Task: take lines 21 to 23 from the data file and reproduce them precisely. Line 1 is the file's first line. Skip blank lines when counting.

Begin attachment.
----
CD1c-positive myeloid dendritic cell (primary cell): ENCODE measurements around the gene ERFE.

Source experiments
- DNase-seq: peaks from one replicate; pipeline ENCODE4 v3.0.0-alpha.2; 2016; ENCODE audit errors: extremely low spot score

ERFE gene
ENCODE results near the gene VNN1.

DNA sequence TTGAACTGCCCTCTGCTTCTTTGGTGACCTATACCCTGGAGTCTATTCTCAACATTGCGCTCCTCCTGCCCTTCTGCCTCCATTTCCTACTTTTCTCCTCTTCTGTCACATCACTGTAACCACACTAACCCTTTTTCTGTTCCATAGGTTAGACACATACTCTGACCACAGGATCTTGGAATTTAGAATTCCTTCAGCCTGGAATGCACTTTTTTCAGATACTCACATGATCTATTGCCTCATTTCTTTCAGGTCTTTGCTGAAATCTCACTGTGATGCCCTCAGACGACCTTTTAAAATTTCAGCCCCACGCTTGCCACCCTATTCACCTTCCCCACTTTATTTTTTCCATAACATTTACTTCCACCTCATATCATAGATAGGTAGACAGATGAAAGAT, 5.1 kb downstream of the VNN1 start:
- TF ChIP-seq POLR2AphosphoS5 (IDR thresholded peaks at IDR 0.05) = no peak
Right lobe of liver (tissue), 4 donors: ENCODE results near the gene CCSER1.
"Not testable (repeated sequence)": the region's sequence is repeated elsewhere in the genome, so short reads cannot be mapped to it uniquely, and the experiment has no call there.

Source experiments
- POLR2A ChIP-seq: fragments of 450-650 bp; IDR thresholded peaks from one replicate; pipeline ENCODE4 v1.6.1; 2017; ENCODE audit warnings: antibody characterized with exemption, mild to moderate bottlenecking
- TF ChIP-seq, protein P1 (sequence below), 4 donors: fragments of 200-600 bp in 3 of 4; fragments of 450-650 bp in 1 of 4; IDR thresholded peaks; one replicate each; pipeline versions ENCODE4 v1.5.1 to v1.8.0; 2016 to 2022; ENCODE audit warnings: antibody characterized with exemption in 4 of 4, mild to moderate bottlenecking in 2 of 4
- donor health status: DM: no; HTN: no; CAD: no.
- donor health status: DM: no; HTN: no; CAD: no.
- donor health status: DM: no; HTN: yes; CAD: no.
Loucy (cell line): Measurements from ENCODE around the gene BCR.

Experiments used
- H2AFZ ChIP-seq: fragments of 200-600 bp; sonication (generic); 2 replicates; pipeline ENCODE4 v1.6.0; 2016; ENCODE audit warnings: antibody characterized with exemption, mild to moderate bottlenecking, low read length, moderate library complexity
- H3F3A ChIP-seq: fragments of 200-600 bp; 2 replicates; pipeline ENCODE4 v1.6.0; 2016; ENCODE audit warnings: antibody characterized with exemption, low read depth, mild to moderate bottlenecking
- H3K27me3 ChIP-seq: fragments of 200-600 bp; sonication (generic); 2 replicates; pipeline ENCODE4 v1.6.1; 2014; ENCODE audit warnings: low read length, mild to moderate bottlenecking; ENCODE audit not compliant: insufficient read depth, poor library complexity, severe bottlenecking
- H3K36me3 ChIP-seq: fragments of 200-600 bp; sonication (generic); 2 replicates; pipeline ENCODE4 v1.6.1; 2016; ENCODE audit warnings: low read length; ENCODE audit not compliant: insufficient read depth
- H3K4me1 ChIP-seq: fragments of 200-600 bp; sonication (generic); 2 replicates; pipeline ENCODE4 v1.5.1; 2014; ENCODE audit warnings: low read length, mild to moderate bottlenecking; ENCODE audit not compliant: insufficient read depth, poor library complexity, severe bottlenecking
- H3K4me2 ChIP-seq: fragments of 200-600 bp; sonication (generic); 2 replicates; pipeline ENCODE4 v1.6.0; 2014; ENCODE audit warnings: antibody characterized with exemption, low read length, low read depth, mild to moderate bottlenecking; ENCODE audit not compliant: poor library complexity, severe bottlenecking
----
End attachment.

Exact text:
- H3K36me3 ChIP-seq: fragments of 200-600 bp; sonication (generic); 2 replicates; pipeline ENCODE4 v1.6.1; 2016; ENCODE audit warnings: low read length; ENCODE audit not compliant: insufficient read depth
- H3K4me1 ChIP-seq: fragments of 200-600 bp; sonication (generic); 2 replicates; pipeline ENCODE4 v1.5.1; 2014; ENCODE audit warnings: low read length, mild to moderate bottlenecking; ENCODE audit not compliant: insufficient read depth, poor library complexity, severe bottlenecking
- H3K4me2 ChIP-seq: fragments of 200-600 bp; sonication (generic); 2 replicates; pipeline ENCODE4 v1.6.0; 2014; ENCODE audit warnings: antibody characterized with exemption, low read length, low read depth, mild to moderate bottlenecking; ENCODE audit not compliant: poor library complexity, severe bottlenecking